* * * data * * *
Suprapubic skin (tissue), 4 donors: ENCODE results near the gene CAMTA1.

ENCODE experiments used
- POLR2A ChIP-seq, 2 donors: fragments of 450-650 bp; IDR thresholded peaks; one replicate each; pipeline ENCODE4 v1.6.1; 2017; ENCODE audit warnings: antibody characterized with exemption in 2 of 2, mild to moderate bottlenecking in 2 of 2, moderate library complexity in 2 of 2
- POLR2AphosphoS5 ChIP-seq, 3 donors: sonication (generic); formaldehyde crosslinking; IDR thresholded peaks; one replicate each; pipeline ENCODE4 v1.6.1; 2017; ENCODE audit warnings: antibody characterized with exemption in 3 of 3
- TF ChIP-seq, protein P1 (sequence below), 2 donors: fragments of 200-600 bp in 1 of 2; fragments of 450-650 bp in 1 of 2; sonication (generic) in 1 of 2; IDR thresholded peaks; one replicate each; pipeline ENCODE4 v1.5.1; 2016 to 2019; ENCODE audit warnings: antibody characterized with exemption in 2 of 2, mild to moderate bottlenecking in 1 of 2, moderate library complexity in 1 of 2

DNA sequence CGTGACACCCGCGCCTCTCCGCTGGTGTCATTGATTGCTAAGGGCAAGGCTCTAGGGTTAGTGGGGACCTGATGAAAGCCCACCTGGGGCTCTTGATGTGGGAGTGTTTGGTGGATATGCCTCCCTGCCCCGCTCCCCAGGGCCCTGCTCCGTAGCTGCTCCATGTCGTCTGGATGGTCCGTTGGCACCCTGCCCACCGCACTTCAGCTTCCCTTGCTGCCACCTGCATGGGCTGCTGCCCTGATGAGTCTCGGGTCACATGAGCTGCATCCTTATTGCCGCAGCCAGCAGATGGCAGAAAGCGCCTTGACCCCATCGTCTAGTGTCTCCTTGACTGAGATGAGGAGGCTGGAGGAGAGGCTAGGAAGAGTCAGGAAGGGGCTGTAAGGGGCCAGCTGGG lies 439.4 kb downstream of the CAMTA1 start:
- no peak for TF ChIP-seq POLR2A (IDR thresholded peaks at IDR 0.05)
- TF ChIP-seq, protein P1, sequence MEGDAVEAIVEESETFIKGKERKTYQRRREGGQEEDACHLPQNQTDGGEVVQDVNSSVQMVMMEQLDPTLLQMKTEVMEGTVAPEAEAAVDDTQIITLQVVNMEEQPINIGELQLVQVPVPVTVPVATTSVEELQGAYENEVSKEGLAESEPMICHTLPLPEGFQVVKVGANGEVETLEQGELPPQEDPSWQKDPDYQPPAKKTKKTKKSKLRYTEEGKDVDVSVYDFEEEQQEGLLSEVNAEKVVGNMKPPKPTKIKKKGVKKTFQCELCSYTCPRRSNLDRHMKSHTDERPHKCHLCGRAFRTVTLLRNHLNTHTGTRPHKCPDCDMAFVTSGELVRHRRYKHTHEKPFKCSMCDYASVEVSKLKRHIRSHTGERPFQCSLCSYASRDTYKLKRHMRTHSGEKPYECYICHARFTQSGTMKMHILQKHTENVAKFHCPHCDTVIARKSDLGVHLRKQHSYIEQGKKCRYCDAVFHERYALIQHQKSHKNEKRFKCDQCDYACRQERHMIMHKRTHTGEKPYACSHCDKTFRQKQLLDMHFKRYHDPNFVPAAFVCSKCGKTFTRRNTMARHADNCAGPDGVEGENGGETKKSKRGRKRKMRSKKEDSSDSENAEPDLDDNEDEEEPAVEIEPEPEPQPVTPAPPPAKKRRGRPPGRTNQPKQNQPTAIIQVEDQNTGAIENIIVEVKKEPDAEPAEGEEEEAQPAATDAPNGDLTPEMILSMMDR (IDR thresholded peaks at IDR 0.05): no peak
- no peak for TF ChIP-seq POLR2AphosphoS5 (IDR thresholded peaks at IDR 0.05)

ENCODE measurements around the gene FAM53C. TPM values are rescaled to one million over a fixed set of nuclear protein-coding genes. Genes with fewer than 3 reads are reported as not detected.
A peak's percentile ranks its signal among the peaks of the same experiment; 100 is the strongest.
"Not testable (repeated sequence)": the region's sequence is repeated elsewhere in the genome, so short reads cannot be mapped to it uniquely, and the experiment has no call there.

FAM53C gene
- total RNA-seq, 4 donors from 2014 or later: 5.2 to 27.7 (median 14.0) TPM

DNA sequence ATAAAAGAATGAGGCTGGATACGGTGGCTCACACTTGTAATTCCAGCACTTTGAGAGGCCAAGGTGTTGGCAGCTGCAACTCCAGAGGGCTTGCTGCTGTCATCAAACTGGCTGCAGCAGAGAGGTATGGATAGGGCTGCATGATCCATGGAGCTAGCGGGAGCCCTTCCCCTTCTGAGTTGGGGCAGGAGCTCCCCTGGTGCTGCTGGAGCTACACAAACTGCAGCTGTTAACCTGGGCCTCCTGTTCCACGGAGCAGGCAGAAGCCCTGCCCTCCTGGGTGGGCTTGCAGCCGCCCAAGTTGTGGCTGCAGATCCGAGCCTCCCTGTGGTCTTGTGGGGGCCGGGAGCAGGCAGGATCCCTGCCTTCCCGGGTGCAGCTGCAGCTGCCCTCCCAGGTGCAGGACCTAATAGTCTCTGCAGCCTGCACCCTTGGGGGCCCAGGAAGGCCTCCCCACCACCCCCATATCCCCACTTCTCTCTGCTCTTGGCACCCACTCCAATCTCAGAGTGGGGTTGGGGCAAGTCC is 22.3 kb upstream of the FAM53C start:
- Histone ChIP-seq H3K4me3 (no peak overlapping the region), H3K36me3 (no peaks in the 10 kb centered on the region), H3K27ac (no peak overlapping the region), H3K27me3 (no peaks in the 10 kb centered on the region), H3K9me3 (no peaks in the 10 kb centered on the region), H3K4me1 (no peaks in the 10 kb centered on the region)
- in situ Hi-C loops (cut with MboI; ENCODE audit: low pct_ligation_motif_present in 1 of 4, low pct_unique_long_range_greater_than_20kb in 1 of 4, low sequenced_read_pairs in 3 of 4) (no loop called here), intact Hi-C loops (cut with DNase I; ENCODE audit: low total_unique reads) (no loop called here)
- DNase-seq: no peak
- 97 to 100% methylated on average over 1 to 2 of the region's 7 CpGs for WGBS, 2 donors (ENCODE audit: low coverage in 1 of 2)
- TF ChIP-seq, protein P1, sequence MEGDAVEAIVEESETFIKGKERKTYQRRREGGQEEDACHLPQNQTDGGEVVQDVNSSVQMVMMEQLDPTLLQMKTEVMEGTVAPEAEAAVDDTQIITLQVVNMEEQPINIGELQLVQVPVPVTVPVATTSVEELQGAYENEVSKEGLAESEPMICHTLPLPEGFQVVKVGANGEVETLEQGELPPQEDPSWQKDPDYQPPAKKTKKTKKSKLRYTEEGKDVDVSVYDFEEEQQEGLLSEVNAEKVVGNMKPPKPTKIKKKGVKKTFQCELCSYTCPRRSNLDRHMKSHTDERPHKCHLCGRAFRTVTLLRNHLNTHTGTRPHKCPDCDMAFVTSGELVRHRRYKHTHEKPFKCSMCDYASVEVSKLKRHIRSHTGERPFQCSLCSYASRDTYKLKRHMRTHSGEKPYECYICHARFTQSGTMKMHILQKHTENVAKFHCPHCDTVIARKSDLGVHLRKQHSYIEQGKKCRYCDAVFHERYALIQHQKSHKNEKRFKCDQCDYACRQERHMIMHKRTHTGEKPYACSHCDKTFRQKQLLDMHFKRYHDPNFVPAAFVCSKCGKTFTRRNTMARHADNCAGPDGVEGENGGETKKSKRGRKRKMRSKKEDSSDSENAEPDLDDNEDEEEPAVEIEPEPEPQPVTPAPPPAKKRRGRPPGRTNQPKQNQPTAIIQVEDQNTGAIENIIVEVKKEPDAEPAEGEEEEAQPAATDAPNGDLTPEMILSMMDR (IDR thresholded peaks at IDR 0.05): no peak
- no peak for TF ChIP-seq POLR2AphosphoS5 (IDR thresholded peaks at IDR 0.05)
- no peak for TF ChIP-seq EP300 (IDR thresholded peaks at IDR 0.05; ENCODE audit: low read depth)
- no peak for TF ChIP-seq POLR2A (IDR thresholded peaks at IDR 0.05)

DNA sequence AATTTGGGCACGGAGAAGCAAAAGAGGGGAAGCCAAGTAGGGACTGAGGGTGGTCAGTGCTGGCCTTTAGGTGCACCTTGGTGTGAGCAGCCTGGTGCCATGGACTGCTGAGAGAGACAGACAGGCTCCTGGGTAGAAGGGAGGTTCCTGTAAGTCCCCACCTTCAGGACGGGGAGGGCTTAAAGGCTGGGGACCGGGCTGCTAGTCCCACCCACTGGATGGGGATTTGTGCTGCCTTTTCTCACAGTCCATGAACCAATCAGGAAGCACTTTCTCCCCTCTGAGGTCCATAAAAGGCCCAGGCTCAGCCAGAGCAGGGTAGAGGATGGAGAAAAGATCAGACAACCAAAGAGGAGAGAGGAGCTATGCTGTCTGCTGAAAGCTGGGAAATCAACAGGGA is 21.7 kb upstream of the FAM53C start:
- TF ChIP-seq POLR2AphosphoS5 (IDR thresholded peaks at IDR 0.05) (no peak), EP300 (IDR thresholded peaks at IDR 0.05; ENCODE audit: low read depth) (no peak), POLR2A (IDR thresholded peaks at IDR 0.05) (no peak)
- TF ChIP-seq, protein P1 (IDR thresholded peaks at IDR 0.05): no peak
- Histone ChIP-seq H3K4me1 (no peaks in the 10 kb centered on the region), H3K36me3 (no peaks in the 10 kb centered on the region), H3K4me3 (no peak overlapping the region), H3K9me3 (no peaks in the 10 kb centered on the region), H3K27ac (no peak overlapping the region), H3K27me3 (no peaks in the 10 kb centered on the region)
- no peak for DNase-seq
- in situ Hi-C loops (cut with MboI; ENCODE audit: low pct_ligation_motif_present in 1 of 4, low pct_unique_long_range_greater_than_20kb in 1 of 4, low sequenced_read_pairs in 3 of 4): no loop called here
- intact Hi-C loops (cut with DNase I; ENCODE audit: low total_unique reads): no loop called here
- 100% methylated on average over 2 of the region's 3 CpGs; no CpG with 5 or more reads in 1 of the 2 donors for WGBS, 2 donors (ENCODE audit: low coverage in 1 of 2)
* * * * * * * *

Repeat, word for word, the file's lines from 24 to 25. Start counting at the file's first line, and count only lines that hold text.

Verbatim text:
DNA sequence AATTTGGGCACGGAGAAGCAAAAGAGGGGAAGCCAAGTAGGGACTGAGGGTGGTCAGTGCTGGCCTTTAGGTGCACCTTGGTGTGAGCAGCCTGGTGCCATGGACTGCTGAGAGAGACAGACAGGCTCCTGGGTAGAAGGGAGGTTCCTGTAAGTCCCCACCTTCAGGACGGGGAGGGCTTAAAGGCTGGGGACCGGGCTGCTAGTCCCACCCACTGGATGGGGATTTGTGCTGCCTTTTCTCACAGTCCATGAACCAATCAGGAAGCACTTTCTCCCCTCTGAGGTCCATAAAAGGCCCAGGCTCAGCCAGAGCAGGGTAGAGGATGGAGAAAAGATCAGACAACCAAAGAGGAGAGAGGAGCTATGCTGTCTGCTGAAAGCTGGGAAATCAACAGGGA is 21.7 kb upstream of the FAM53C start:
- TF ChIP-seq POLR2AphosphoS5 (IDR thresholded peaks at IDR 0.05) (no peak), EP300 (IDR thresholded peaks at IDR 0.05; ENCODE audit: low read depth) (no peak), POLR2A (IDR thresholded peaks at IDR 0.05) (no peak)